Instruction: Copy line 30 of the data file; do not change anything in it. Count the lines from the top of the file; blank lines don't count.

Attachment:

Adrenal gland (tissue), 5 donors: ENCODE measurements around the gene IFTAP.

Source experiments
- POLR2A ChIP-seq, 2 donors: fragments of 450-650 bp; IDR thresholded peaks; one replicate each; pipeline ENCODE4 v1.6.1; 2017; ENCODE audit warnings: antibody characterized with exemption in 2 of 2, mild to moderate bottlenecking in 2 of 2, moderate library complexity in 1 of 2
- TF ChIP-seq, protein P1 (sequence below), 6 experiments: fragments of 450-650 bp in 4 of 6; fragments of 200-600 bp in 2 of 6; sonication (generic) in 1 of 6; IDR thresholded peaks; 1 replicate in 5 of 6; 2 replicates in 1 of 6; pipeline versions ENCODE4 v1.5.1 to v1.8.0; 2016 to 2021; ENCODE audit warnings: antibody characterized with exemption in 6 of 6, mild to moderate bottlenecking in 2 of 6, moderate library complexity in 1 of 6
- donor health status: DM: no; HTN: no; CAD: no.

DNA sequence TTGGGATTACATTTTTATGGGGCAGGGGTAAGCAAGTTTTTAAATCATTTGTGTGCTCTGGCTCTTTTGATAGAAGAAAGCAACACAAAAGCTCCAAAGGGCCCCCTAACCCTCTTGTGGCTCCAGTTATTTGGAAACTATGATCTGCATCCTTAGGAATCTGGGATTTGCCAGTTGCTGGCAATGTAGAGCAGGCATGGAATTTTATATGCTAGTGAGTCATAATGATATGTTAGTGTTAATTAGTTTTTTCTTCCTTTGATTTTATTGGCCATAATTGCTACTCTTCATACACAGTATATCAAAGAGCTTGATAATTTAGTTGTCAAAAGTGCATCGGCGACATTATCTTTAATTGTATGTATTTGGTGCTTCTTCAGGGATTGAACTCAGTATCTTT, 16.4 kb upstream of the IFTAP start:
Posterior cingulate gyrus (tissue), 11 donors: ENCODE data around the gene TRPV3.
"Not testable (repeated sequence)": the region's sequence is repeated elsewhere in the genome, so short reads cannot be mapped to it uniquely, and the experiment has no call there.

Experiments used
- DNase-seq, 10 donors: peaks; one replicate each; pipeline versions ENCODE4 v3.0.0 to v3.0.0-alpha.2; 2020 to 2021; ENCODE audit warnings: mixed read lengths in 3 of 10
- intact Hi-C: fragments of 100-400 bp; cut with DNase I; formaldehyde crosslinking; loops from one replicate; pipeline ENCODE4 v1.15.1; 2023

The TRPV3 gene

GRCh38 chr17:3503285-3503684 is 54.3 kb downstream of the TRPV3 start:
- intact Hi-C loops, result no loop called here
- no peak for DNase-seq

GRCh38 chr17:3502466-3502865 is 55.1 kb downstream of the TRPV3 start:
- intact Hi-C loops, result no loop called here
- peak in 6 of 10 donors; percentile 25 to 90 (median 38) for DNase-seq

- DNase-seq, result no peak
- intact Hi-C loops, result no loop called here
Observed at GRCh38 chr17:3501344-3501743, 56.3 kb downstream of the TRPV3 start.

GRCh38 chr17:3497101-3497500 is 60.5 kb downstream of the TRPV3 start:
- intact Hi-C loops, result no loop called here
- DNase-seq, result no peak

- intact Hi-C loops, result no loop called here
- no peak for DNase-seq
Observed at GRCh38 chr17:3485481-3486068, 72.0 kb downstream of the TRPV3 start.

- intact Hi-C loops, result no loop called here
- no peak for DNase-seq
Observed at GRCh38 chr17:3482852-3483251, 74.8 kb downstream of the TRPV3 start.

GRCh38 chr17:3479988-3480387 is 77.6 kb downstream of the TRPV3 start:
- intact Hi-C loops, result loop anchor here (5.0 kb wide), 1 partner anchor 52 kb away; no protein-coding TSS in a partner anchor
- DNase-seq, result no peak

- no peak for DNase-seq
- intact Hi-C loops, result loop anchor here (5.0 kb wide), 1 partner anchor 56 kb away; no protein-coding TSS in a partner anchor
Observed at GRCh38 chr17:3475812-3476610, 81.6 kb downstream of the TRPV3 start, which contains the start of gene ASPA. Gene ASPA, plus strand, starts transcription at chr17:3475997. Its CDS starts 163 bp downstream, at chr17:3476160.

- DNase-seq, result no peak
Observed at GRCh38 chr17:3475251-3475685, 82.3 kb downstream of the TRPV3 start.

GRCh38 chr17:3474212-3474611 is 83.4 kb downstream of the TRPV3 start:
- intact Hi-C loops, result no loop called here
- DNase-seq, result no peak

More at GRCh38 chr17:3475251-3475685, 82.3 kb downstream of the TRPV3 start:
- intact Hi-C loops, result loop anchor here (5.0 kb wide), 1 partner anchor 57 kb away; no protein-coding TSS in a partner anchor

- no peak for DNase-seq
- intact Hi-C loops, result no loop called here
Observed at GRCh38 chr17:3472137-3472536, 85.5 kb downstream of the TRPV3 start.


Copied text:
Observed at GRCh38 chr17:3482852-3483251, 74.8 kb downstream of the TRPV3 start.